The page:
Namibia’s construction industry has been looking bleak as it decreased in recent months.
Despite the building plan data from both Windhoek and Swakopmund showing a slight growth on monthly basis in those plans that were approved during February this year, the analysts at Simonis Storm Securities say there has been a decrease by 24.4 % y/y in Windhoek and down 12.5% y/y in Swakopmund as well.
“Building completions decreased by 70.2% y/y in Windhoek, but rose 83.3% y/y in Swakopmund in February 2023,” the analysts said.
Despite the rising number of housing projects in the country, in towns at the coast as well as in the Southern part of Namibia such as Luderitz and Oranjemund, these major housing expansion projects in those towns will take time to benefit local construction companies.
SSS says the completed projects were mostly focused in the residential segment of the market.
Most of the planned buildings that were approved, mainly concentrated in the residential segment of the market, with new residential developments as well as additions to residential properties accounting for over 95% of all buildings being approved in Windhoek and Swakopmund.
“The mixed use (residential and industrial) plots that these towns want to make available will essentially double the current size of the respective town. This comes as Luderitz is seeing an increase in various activities such as kelp production, salmon fishing, wind farm expansions and of course preparing for green hydrogen operations,” Simonis storm explains.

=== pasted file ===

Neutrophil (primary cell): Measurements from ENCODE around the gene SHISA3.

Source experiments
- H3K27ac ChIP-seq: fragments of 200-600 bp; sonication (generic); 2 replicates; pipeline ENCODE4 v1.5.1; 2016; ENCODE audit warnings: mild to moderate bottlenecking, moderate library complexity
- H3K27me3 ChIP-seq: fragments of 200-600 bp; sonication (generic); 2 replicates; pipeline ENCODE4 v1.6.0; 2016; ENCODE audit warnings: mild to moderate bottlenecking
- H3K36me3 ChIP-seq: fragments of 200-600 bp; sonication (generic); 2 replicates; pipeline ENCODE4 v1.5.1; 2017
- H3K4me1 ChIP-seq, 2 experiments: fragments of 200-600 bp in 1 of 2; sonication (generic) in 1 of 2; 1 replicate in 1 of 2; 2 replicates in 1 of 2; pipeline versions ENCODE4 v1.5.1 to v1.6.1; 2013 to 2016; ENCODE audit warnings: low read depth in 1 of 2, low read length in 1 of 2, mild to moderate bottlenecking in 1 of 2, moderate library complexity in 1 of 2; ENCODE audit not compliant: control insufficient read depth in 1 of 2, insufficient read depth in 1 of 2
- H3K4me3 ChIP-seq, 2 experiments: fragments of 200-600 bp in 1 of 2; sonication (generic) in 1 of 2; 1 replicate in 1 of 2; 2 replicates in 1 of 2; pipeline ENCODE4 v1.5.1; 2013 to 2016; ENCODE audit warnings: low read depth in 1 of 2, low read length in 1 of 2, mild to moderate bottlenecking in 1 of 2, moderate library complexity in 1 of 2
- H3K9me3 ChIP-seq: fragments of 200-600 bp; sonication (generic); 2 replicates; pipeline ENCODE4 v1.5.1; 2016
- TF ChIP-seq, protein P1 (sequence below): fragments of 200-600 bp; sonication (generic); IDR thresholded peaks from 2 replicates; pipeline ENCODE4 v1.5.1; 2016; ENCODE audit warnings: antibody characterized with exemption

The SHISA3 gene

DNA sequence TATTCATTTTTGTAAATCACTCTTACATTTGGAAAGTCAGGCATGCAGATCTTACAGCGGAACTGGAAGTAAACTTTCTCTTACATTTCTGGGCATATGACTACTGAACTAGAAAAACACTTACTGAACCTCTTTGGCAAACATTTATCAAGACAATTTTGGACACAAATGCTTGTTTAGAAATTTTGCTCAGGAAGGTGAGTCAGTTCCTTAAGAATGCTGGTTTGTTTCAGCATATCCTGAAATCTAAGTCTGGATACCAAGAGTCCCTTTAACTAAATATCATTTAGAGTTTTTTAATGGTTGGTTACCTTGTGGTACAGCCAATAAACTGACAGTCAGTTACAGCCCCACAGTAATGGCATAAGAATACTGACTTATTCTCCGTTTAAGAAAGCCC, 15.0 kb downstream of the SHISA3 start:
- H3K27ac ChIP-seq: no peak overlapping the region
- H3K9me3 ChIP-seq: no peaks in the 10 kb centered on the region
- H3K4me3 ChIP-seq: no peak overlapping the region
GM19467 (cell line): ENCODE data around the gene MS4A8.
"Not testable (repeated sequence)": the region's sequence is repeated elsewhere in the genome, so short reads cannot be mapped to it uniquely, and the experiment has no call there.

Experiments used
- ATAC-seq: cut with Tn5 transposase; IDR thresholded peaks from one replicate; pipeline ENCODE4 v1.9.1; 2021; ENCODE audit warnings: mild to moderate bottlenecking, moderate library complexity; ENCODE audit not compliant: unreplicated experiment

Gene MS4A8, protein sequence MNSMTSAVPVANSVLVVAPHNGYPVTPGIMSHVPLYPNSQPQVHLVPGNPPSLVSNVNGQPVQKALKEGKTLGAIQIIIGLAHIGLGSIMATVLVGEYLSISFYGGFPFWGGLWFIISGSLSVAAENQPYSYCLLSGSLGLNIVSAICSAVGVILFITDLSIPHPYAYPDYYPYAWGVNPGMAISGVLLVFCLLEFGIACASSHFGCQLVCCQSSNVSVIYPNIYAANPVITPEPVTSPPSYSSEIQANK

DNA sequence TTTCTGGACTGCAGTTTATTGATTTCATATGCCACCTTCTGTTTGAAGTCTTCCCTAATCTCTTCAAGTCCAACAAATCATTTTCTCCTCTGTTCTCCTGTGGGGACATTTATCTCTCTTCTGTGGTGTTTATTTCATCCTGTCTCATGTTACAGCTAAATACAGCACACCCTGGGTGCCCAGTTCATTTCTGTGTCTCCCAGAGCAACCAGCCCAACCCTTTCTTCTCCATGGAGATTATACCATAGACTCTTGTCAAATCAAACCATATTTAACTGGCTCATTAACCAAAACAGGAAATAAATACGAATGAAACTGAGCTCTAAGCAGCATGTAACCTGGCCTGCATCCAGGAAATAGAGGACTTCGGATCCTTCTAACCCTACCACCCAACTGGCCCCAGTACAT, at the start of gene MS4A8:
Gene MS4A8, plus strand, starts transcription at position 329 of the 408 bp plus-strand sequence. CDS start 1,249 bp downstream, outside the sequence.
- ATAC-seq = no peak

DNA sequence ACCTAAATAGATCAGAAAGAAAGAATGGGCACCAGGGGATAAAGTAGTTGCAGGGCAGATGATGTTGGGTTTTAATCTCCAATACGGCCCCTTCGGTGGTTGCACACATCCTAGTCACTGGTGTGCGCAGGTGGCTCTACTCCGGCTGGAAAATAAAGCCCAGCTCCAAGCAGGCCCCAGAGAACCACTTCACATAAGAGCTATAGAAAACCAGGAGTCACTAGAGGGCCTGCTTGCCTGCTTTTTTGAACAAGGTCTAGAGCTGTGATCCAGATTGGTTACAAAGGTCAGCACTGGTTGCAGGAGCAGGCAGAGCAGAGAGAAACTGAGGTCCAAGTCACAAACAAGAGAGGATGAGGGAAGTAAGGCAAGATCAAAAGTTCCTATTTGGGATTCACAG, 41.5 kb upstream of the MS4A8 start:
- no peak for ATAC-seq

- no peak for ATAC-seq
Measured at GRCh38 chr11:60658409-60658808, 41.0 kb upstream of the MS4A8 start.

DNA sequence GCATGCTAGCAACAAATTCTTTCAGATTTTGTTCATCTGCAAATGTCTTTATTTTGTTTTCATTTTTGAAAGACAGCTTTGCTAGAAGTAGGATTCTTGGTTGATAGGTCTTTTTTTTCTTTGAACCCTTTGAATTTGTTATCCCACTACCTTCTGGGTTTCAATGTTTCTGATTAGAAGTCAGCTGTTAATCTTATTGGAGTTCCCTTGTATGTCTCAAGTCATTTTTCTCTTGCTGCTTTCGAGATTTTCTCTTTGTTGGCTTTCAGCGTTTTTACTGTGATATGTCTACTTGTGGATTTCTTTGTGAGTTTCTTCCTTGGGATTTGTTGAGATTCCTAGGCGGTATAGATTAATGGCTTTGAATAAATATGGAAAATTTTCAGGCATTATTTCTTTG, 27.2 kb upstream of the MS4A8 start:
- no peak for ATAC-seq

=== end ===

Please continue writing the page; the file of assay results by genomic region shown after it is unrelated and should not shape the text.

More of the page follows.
According to the report, these projects are very low and they are affecting the revenues of those construction companies that are used to larger industrial building projects.
“Indeed, the average building completion value dropped from N$218 million in 2020 to N$81 million in 2021 and 2022,” says Simonis storm.
According to the Bank of Namibia, retailers have been one of the biggest drivers of corporate debt growth throughout 2022. However according to the report by Simonis storm on the building statistics, commercial building plan approvals have been significantly low in the recent month.
“Local property companies indicate that tenants are investing in their shops following the economic recovery from the lockdown induced recession in 2020. Taken together, we therefore see these loans mostly being used to refurbish existing shops and not necessarily building new retail space in the country,” Simonis storm report.